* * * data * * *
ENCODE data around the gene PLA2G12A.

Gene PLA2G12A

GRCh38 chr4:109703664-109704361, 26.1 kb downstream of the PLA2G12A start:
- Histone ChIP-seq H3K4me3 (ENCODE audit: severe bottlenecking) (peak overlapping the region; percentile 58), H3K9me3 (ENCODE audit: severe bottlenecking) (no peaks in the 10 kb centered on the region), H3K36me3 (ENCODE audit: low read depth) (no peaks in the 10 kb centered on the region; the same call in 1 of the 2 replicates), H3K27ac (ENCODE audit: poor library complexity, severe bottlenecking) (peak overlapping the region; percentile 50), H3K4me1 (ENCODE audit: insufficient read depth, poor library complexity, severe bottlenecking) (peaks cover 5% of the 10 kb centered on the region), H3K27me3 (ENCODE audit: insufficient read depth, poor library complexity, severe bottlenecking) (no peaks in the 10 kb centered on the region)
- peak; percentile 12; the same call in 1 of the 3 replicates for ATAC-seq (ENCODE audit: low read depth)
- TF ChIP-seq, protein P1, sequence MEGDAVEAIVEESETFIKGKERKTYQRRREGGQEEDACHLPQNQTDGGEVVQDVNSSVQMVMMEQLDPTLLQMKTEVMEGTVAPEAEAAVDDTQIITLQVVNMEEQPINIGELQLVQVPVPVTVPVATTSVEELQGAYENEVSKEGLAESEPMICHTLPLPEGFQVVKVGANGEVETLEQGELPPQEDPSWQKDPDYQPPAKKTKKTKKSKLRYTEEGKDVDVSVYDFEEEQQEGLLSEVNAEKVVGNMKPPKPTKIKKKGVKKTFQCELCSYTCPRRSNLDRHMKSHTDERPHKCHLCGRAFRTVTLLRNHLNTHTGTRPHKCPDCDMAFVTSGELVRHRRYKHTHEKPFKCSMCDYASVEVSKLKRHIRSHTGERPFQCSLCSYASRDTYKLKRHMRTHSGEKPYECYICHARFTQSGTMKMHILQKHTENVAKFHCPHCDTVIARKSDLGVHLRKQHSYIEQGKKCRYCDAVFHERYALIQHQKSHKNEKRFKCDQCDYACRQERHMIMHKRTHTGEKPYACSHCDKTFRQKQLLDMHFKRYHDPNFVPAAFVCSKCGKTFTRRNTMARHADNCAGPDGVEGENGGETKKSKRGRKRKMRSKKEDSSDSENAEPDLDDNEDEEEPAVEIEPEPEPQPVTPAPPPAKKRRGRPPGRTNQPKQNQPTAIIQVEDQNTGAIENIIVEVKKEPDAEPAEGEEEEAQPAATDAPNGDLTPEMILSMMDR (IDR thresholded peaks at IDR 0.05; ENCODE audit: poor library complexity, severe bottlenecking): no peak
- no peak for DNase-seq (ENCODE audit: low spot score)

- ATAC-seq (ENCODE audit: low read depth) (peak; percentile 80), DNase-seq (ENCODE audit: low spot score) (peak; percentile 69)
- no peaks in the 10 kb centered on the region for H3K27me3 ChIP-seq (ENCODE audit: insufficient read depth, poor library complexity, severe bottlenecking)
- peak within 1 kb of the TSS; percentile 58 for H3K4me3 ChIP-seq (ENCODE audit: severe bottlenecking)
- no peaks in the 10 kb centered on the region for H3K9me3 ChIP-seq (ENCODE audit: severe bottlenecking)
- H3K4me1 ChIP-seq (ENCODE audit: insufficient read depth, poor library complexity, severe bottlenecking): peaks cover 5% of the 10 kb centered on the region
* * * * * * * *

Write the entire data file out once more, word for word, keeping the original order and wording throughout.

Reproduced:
ENCODE data around the gene PLA2G12A.

Gene PLA2G12A

GRCh38 chr4:109703664-109704361, 26.1 kb downstream of the PLA2G12A start:
- Histone ChIP-seq H3K4me3 (ENCODE audit: severe bottlenecking) (peak overlapping the region; percentile 58), H3K9me3 (ENCODE audit: severe bottlenecking) (no peaks in the 10 kb centered on the region), H3K36me3 (ENCODE audit: low read depth) (no peaks in the 10 kb centered on the region; the same call in 1 of the 2 replicates), H3K27ac (ENCODE audit: poor library complexity, severe bottlenecking) (peak overlapping the region; percentile 50), H3K4me1 (ENCODE audit: insufficient read depth, poor library complexity, severe bottlenecking) (peaks cover 5% of the 10 kb centered on the region), H3K27me3 (ENCODE audit: insufficient read depth, poor library complexity, severe bottlenecking) (no peaks in the 10 kb centered on the region)
- peak; percentile 12; the same call in 1 of the 3 replicates for ATAC-seq (ENCODE audit: low read depth)
- TF ChIP-seq, protein P1, sequence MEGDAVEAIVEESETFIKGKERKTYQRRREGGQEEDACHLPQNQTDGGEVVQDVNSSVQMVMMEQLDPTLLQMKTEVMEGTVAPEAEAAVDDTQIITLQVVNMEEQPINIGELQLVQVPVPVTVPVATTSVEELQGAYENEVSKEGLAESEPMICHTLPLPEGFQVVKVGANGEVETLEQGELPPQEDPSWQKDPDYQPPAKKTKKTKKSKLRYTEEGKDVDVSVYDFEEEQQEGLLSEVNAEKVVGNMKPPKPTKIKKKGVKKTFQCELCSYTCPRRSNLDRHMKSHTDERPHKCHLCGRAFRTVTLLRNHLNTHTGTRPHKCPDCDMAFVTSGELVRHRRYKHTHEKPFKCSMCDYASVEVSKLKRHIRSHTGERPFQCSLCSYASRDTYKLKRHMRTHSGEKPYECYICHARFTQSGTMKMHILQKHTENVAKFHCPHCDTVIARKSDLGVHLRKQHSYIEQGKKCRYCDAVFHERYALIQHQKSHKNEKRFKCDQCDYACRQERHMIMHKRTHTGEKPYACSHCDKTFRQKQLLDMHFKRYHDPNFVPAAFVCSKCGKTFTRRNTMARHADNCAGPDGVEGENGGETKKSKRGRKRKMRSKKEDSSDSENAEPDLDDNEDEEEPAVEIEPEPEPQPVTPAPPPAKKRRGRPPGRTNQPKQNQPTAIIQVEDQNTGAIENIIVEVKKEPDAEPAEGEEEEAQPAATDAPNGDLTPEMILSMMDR (IDR thresholded peaks at IDR 0.05; ENCODE audit: poor library complexity, severe bottlenecking): no peak
- no peak for DNase-seq (ENCODE audit: low spot score)

- ATAC-seq (ENCODE audit: low read depth) (peak; percentile 80), DNase-seq (ENCODE audit: low spot score) (peak; percentile 69)
- no peaks in the 10 kb centered on the region for H3K27me3 ChIP-seq (ENCODE audit: insufficient read depth, poor library complexity, severe bottlenecking)
- peak within 1 kb of the TSS; percentile 58 for H3K4me3 ChIP-seq (ENCODE audit: severe bottlenecking)
- no peaks in the 10 kb centered on the region for H3K9me3 ChIP-seq (ENCODE audit: severe bottlenecking)
- H3K4me1 ChIP-seq (ENCODE audit: insufficient read depth, poor library complexity, severe bottlenecking): peaks cover 5% of the 10 kb centered on the region